Estate planning is something many of us just don’t like to think about, yet it’s one of the most important things you can do to make sure that your legacy is preserved the way you want it. After all, nobody wants lawyers or government bureaucrats to decide where our assets should go once we’re gone. Here are three important steps to take right now with your estate plan.

First, be sure that you HAVE an estate plan. Many people believe that estate planning is only for those with a lot of money, or that the process of setting one up is too complicated, and costly. But that really doesn’t have to be the case. If you’ve got young children, it’s especially important to make sure that they don’t gain control over their share of your assets before they’re able to handle them. A good estate plan could specify who will take care of your minor children. It may prevent family conflicts over your assets, and it could also potentially avoid the costly and public process of probate.

Okay, you’ve got the plan, now step number 2 is to make sure your beneficiaries are all up to date. Hey, things change in life – divorces, death, marriages, kids, grandkids, and a whole lot of other situations that may require you to rethink where you want your assets to go. You also need to make sure that ALL of the estate plan is updated. Maybe you’ve updated your will after a new marriage, but you didn’t change the beneficiary designation on your IRA. Then your ex-spouse receives the proceeds from the IRA, leaving your intended heirs out in the cold.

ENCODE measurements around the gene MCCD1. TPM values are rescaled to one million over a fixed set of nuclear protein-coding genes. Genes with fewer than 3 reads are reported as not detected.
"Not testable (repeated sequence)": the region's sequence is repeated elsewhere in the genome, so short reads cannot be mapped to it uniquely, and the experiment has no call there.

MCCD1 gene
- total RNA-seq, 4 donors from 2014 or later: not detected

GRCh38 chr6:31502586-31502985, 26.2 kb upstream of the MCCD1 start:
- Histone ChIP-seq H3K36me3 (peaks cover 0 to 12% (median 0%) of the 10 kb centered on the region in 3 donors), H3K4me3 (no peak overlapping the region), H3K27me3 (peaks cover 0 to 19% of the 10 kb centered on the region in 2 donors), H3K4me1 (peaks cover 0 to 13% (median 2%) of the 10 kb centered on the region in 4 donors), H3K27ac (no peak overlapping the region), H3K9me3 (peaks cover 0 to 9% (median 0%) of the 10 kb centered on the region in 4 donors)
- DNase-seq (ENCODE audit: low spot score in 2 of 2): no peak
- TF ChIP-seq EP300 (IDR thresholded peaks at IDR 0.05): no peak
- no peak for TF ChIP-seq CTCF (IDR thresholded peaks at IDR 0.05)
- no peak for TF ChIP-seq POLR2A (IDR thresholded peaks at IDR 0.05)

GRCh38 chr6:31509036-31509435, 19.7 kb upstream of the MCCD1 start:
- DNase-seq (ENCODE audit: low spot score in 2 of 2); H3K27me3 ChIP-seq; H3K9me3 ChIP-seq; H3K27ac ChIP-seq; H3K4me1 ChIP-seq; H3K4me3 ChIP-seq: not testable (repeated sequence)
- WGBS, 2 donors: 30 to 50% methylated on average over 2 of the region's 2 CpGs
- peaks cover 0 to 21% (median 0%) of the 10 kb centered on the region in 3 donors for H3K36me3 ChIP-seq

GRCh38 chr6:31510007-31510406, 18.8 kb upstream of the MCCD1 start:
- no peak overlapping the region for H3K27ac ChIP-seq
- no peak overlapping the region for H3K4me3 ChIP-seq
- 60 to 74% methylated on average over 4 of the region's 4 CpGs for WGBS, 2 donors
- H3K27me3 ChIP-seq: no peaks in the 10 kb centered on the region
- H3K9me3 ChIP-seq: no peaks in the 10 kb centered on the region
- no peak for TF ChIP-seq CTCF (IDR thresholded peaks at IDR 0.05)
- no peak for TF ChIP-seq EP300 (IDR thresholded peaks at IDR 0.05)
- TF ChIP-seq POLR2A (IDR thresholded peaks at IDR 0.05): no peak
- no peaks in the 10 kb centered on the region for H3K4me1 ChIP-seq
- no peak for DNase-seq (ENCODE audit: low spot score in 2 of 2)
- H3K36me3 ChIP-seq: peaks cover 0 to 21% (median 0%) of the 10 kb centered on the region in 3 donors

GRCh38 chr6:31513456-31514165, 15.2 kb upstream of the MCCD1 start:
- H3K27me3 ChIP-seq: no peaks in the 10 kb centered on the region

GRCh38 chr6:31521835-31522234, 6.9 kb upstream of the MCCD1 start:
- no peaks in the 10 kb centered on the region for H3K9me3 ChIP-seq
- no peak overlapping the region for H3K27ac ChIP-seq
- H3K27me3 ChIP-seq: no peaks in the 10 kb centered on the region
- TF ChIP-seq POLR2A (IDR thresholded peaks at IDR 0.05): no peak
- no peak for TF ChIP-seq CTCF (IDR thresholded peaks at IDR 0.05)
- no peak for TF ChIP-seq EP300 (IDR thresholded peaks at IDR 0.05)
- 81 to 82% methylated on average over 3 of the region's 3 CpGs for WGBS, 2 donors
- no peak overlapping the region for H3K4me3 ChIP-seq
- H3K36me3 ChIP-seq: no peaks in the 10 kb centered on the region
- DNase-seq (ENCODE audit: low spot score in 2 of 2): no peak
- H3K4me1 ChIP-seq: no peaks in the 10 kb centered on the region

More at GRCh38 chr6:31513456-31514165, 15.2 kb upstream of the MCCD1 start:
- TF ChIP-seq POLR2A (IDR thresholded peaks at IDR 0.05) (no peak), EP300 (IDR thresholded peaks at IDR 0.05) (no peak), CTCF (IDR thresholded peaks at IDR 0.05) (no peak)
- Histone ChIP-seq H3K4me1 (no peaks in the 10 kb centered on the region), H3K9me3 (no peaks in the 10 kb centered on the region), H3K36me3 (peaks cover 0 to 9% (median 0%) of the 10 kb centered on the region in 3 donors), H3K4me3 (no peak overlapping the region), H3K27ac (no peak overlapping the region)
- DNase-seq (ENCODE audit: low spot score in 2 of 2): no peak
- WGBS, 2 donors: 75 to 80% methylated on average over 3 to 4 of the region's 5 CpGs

And speaking of beneficiaries, the third important step you need to take is to make sure your IRAs are properly designated. Normally, retirement accounts have what are known as beneficiary designations. You just state on the form who you want the money to go to after you’re gone, and that’s it – no creditors can touch it, and it passes outside of probate. BUT – be careful not to make your estate the beneficiary of your IRA. If you do that, then your IRA potentially becomes part of the probate process, thus raising the costs of settling your estate and maybe reducing how much your heirs receive. Also, your non-spouse heirs would have to take all money out within five years.

So here’s what you need to know: Make sure your beneficiaries are all up to date. Have direct beneficiary designations. And, oh yeah – make sure you HAVE an estate plan, regardless of your net worth. A well-coordinated financial, estate, tax and risk management plan could go a long way toward making your life just a little bit easier later on for both you, your spouse, and your heirs.